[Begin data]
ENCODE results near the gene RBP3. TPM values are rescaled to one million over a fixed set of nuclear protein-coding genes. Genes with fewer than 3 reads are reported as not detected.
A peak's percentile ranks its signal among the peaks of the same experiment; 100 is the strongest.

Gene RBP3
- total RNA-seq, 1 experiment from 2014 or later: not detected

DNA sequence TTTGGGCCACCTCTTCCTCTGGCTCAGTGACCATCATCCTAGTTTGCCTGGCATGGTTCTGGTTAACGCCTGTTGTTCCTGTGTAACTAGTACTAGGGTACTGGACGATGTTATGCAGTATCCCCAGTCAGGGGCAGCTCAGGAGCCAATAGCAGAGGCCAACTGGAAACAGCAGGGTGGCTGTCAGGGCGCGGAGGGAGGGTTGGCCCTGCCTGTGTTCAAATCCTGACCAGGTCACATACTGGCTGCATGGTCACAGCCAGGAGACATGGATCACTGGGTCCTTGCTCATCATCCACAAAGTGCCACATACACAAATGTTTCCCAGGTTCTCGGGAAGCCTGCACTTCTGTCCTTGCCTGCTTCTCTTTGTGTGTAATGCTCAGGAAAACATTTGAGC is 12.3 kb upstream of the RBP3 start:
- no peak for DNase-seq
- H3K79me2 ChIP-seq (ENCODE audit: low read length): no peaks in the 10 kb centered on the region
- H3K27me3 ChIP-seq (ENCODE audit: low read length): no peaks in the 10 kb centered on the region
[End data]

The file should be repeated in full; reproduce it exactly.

ENCODE results near the gene RBP3. TPM values are rescaled to one million over a fixed set of nuclear protein-coding genes. Genes with fewer than 3 reads are reported as not detected.
A peak's percentile ranks its signal among the peaks of the same experiment; 100 is the strongest.

Gene RBP3
- total RNA-seq, 1 experiment from 2014 or later: not detected

DNA sequence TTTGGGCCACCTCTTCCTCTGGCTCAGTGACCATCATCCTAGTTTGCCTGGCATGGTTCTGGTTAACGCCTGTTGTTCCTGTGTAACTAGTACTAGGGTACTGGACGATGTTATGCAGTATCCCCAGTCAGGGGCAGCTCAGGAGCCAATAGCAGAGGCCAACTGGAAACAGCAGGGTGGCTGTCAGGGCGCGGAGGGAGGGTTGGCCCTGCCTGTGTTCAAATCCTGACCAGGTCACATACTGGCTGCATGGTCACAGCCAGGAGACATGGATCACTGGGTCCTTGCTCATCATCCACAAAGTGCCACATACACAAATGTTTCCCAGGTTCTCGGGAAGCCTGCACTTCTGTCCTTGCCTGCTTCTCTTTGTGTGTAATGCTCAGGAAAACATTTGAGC is 12.3 kb upstream of the RBP3 start:
- no peak for DNase-seq
- H3K79me2 ChIP-seq (ENCODE audit: low read length): no peaks in the 10 kb centered on the region
- H3K27me3 ChIP-seq (ENCODE audit: low read length): no peaks in the 10 kb centered on the region